The environment at Janelia allows the time, resources, and freedom to pursue problems that can be off the beaten path of science. Early on, we invested some effort in reinventing the century-old field of small-molecule fluorophore synthesis. We used this new chemistry, some physical organic chemistry principles, and a bit of imagination to discover a simple and straightforward method for improving the properties of fluorophores across the visible spectrum to create the Janelia Fluor dyes. But I am even prouder of our efforts to disseminate these fluorophores broadly to nonprofit researchers around the globe. Janelia’s commitment to providing open-source scientific tools free of charge and without restrictions is driving science forward and fostering a renewed interest in chemical tools for biology.

   

Q:

What are some upcoming projects (or ongoing research) you are excited about?

A:

I am particularly excited about a new class of hybrid indicators that combine the excellent brightness of synthetic small-molecule fluorophores, like the Janelia Fluor dyes, with the specificity of genetically encoded fluorescent proteins, like GCaMP. Developing these hybrid indicators is a collaborative effort among my lab, Eric Schreiter’s lab, and our biology partners, Misha Ahrens and Karel Svoboda. We have been able to create new functional indicators that have superior qualities to genetically encoded indicator systems for things like voltage or calcium to literally light up active neurons.

   

Q:

Is Molecular Tools and Imaging self-driven or driven by other science in the building?

A:

It’s both. Over the last decade, we have learned to solve this dilemma by supporting tool-builders who are independent experts in their own fields and who have research programs that are moving in generally useful directions for biology. Some tool-builders have their own biological questions, some collaborate, but Janelia’s patient backing of basic research in the physical sciences is key to our success.

   

Q:

What kinds of people do you think will excel in this new environment at Janelia?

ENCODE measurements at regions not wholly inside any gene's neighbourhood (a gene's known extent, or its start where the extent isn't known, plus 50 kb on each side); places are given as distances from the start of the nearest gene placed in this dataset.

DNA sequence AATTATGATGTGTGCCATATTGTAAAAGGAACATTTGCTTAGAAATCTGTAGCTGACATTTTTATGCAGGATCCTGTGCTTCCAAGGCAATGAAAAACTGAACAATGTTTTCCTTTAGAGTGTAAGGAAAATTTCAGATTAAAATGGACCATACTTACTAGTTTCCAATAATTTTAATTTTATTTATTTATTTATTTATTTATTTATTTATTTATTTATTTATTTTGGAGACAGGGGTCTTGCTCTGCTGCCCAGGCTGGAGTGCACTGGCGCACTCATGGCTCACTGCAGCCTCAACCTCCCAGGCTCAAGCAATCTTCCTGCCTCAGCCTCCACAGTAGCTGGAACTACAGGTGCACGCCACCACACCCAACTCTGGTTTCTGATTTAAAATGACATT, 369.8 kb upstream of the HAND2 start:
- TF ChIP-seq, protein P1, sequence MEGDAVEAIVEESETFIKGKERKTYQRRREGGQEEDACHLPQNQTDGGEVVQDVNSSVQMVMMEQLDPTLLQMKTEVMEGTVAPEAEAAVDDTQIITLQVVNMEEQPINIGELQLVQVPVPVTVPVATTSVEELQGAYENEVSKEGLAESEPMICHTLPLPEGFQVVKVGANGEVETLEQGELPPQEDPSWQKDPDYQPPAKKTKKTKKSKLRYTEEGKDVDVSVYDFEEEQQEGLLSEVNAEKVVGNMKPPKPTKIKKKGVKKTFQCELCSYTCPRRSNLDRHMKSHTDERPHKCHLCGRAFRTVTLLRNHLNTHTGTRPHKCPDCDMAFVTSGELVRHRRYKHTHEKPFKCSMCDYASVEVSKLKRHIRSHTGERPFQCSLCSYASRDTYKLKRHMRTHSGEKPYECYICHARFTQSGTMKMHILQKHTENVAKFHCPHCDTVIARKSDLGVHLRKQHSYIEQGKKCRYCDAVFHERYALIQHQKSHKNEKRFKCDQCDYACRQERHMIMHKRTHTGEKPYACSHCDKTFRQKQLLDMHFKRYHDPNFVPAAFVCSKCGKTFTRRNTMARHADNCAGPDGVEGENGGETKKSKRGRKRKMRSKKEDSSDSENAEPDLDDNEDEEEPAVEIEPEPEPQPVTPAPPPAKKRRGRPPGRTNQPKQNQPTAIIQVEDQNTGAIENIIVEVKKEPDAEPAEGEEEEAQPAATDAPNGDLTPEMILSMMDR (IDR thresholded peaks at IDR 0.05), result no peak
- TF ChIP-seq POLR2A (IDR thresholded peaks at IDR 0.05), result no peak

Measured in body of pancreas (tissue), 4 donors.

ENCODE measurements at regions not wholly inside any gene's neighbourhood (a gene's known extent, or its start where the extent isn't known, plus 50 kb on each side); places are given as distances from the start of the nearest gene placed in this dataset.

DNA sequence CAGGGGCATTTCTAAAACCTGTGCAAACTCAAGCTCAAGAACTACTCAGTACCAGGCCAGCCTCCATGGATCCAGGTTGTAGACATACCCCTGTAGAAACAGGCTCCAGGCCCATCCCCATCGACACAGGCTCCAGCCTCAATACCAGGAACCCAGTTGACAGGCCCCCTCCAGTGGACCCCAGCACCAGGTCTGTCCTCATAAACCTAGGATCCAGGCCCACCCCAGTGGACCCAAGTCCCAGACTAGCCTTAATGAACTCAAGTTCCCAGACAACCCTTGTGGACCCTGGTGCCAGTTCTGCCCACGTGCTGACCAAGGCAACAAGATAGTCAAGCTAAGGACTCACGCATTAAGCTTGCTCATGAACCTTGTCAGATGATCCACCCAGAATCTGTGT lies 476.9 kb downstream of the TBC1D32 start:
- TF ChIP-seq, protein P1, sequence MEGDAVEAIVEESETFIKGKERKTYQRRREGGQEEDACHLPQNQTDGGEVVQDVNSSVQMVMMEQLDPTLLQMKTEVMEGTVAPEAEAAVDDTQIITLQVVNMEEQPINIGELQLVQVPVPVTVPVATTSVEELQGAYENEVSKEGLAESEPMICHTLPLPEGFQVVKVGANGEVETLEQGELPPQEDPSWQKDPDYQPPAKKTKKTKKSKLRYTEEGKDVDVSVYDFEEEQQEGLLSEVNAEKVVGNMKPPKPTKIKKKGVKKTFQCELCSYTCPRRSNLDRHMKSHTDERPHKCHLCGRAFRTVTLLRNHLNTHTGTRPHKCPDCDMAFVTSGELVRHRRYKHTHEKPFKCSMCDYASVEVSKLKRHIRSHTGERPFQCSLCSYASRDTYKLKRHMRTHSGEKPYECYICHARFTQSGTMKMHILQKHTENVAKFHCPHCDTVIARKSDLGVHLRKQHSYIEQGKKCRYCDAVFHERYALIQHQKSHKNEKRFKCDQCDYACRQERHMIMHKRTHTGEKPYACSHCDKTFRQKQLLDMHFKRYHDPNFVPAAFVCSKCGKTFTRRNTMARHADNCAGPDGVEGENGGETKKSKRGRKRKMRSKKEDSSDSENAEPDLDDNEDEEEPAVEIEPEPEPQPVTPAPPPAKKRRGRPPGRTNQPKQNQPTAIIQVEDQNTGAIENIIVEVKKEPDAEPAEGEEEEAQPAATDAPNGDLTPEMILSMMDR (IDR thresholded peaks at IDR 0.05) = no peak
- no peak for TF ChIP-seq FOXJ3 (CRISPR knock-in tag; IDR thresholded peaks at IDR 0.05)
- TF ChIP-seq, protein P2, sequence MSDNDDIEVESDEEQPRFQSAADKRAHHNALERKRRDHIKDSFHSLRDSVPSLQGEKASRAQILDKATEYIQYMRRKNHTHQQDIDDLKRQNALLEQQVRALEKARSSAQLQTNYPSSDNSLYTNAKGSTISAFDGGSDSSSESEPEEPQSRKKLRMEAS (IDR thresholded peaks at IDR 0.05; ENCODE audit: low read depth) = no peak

A:

When I applied to work at Janelia, one of the things that resonated with me was an interview with Janelia’s executive director, Gerry Rubin, who stated that Janelia was looking for “misfits,” scientists who wanted to do academic science but didn’t fit into the standard academic environment. Part of my job now is to identify the next generation of scientists who will think outside the box and create the reagents and hardware that will break through barriers that limit biological discovery. The arrival of different research foci is exciting, since it will give tool-builders new biological research problems to solve.

   

Q:

What would you say to someone who is interested in coming to Janelia?

A:

Janelia is the place where you can do your dream experiment. So much of science in the current funding climate necessitates trying to figure out how to relate your research interests to human health; this is especially challenging for tool-builders. At Janelia, you can spend time doing the science that gets you up in the morning without worrying about coming up with the right research question to get funding. For me, Janelia’s initial focus on neuroscience and high-end imaging proved to be an ideal challenge for chemical tools. We failed more than we succeeded, but we internalized the Janelia ethos – utility over novelty – and slowly made some progress. These hard-won lessons are essential to pass on to the next generation of tool-builders and tool-users.